Our Money Is Dying
By Chris Martenson
Tuesday, 10 July 2012
A question on the minds of many people today (increasingly those who manage or invest money professionally) is this: How do I preserve wealth during a period of intense official intervention in and manipulation of money supply, price, and asset markets?
As every effort to re-inflate and perpetuate the credit bubble is made, the words of Austrian economist Ludwig Von Mises lurk ominously nearby:
There is no means of avoiding the final collapse of a boom brought about by credit expansion. The alternative is only whether the crisis should come sooner, as the result of a voluntary abandonment of further credit expansion, or later, as a final and total catastrophe of the currency system involved.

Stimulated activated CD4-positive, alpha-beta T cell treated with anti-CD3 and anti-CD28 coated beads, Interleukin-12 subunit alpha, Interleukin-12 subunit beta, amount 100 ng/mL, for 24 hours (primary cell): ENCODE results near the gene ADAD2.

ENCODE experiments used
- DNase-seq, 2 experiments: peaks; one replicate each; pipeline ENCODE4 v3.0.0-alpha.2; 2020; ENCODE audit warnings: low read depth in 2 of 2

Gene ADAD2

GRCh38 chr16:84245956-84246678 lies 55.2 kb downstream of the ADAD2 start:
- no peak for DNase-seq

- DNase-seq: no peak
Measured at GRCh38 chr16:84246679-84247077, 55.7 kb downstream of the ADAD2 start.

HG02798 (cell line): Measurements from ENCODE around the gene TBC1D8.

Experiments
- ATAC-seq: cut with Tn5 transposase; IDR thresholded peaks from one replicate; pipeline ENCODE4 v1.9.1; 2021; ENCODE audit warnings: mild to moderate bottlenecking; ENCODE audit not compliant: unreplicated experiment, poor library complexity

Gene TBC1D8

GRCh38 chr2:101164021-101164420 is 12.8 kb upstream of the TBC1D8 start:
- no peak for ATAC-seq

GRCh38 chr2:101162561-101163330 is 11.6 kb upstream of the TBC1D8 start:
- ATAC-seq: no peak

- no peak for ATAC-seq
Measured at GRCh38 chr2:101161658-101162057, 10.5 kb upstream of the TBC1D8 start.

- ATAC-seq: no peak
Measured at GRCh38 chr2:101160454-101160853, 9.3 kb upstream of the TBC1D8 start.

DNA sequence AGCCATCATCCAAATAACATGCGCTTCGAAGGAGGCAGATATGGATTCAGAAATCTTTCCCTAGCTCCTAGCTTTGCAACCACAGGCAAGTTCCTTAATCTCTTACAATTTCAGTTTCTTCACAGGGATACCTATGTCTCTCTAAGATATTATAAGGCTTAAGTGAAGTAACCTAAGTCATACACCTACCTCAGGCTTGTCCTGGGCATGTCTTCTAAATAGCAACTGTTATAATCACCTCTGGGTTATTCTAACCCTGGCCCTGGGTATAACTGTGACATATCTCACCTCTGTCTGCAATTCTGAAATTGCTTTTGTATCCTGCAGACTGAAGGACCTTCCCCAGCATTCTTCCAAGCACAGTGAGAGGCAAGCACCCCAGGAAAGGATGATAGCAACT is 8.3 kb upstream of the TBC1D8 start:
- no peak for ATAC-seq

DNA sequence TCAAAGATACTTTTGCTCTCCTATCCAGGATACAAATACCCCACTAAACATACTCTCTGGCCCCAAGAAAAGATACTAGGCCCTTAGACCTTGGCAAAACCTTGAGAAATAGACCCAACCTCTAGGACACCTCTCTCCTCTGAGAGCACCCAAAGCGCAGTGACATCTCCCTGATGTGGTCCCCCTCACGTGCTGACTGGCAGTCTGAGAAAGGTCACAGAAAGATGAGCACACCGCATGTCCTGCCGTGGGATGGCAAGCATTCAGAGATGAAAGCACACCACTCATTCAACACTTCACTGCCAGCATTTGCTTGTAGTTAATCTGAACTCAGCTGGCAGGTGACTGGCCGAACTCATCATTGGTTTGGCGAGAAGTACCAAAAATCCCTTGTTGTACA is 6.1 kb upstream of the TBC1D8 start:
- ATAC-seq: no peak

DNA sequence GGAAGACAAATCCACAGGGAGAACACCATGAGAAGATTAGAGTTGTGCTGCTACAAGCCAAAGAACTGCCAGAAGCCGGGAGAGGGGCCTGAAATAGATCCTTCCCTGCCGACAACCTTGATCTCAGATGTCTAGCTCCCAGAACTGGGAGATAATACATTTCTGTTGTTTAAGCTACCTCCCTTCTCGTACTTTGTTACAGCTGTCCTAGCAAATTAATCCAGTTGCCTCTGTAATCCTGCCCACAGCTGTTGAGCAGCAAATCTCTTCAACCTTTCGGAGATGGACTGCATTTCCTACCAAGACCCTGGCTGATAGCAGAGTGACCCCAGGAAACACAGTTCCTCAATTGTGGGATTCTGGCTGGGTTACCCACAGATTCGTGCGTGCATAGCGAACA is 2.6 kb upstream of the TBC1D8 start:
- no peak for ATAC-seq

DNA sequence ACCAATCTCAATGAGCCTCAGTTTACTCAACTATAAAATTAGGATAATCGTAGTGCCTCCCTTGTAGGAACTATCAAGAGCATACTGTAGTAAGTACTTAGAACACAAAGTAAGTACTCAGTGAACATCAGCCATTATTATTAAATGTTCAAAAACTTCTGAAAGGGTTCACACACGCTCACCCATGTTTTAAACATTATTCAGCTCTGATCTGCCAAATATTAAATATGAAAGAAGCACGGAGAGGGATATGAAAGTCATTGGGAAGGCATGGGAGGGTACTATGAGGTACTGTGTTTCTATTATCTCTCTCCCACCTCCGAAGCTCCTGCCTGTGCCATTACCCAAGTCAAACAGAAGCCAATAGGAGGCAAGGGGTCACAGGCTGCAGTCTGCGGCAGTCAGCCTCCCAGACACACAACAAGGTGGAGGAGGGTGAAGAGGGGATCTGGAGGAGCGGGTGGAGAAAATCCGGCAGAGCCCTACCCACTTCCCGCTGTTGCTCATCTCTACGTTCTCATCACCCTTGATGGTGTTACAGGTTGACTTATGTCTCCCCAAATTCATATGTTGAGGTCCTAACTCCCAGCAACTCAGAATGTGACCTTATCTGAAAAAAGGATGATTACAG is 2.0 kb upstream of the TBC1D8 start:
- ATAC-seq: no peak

Because every effort is being made to avoid abandoning the credit expansion process — with central banks and governments lending and borrowing furiously to make up for private shortfalls — we are left with the growing prospect that the outcome will involve some form of “final catastrophe of the currency system”(s).
This report explores what the dimensions of that risk are. It draws upon both historical and modern examples to try to shed some light on how the currency collapse process will likely unfold this time around. Plus, we’ll address how best to avoid its pernicious wealth destroying effects.
When Money Dies